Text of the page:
A balance control circuit composed of a variable resistor 142 and a fixed resistor 144 is connected in parallel with one-half of the bridge circuit to obtain electrical zero of the transducer output under no load conditions. To minimize temperature effects the thermal output of the strain gages should be matched to the specific material to which they are mounted. Since the change in resistance of nichrome strain gages, as a function of temperature, can be altered by heat treatment, the strain gages are subjected to a heat treatment to give an output with temperature very nearly equal, but opposite in sign, to the strain imposed by differential thermal expansion when the gage is mounted on the support loop.
A variable flow of coolant upwardly through core 10 and the apertures in drag means 102 obviously exerts a variable force on the drag means and its support post 88. When the sides 70, 72 of support loop 66 are unflexed the upper surface of crossbar 60 of ring 50 is spaced from a shoulder 140 formed on support disk 44 at the point where pin 46 is joined to said support disk. Hence, ring 50 and the lower end 76 of support loop 66 can be moved upward toward support disk 44 until cross-bar 60 contacts shoulder 140, and such movement of the lower end of support loop 66 will bend the thin sides 70, 72 of said support loop and induce strains in the resistance elements 120-126 of strain gages 108-114. Ring 50 thus serves as a means for limiting the amount of flexure which can be placed in sides 70, 72 of support loop 66 (and concomitantly the amount of strain which can occur in strain gages 108-114). The dimensions of sides 70, 72 of support loop 66 are such that the force exerted on drag means 102 by core coolant will usually shift the lower end 76 of said support loop less than 10 mils, which as mentioned hereinbefore, is the difference between the vertical width of crossbar 60 and the length of the upper, larger diameter portion of pin 46.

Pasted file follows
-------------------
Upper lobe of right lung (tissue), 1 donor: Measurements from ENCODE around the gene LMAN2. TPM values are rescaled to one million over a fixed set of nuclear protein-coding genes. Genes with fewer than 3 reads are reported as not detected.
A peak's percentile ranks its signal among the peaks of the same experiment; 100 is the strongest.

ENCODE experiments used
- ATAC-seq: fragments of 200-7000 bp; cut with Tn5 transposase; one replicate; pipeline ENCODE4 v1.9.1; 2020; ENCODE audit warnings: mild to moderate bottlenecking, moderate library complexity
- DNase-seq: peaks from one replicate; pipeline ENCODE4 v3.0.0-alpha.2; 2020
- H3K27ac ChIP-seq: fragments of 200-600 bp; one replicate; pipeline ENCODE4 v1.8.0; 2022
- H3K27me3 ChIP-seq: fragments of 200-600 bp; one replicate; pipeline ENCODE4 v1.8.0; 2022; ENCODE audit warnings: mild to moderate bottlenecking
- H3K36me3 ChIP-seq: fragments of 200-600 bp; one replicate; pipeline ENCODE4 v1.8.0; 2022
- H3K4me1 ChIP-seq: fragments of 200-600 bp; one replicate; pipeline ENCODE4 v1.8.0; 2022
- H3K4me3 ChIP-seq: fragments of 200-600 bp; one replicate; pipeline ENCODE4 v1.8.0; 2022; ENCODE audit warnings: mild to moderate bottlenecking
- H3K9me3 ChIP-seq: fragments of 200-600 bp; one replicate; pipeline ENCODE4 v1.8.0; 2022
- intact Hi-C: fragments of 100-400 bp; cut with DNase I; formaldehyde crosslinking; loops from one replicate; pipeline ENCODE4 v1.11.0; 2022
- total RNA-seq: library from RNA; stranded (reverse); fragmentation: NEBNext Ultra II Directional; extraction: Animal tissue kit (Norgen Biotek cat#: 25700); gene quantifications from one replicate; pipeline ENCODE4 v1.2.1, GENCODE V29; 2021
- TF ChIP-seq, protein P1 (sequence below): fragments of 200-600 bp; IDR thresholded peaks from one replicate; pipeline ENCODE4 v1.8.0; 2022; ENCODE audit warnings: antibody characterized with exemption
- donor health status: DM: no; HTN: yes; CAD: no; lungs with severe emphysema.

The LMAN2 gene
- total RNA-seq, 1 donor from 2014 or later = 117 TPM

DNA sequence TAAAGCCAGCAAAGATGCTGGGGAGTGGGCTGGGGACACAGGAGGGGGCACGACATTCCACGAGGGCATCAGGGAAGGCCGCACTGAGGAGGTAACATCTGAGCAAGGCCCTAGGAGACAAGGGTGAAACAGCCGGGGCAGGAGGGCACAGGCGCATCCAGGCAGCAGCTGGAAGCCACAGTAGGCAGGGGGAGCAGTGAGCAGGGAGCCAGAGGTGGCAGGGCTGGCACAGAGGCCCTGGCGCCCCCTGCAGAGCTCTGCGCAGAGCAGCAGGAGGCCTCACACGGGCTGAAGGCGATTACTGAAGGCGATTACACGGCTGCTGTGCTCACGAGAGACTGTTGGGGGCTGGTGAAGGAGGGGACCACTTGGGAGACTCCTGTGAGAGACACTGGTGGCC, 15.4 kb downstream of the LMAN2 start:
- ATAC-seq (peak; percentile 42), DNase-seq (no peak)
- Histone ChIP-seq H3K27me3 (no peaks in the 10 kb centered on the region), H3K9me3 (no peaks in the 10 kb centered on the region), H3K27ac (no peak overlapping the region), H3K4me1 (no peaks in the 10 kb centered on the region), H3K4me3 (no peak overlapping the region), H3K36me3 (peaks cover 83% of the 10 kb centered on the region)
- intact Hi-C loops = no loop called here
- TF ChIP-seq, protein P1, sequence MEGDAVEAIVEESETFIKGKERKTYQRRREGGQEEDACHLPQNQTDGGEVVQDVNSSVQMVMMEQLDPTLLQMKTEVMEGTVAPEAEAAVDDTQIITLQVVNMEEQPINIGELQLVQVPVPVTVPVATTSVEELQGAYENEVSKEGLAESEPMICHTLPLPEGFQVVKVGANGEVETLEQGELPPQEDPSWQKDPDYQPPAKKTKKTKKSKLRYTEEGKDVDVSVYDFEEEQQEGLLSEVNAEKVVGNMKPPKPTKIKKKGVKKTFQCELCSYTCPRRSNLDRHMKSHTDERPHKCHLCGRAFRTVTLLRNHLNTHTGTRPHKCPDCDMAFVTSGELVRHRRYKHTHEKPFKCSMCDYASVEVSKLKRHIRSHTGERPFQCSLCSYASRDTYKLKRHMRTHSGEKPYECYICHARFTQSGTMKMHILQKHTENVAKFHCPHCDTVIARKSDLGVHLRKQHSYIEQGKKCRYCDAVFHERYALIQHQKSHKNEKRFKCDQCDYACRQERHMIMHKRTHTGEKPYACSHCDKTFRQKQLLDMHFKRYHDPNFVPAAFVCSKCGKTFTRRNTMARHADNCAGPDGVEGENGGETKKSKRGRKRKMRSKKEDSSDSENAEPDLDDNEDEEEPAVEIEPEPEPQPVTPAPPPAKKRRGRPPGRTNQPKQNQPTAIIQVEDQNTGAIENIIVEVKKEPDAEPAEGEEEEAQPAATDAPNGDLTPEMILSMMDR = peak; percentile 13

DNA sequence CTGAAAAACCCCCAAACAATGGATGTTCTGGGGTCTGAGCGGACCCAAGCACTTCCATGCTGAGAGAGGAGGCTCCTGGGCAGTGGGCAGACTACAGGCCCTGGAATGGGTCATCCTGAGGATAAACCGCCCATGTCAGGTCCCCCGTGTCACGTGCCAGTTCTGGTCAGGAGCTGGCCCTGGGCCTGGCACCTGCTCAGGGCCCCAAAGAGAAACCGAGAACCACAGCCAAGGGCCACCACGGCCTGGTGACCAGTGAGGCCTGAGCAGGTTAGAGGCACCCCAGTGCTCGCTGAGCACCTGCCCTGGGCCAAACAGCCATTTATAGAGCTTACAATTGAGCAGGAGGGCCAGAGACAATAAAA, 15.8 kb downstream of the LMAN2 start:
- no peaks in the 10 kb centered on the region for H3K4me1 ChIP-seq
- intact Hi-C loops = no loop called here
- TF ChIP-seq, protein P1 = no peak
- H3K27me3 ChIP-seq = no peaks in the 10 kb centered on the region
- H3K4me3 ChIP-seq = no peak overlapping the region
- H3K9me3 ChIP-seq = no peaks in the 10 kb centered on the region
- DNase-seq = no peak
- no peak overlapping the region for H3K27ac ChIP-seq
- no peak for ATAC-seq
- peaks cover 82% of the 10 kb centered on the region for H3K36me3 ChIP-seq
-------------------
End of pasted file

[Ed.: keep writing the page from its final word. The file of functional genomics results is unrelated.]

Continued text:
Equal strains in opposite legs of the bridge (FIG. 3) are additive whereas equal strains in adjacent legs cancel. Therefore, by placing the strain gages 108-114 in the heretofore mentioned positions on the thin sides 70, 72 of support loop 66 and arranging the resistive elements 120-126 of said strain gages as shown in FIG. 3 with outside gages opposite to each other, the following advantages are realized.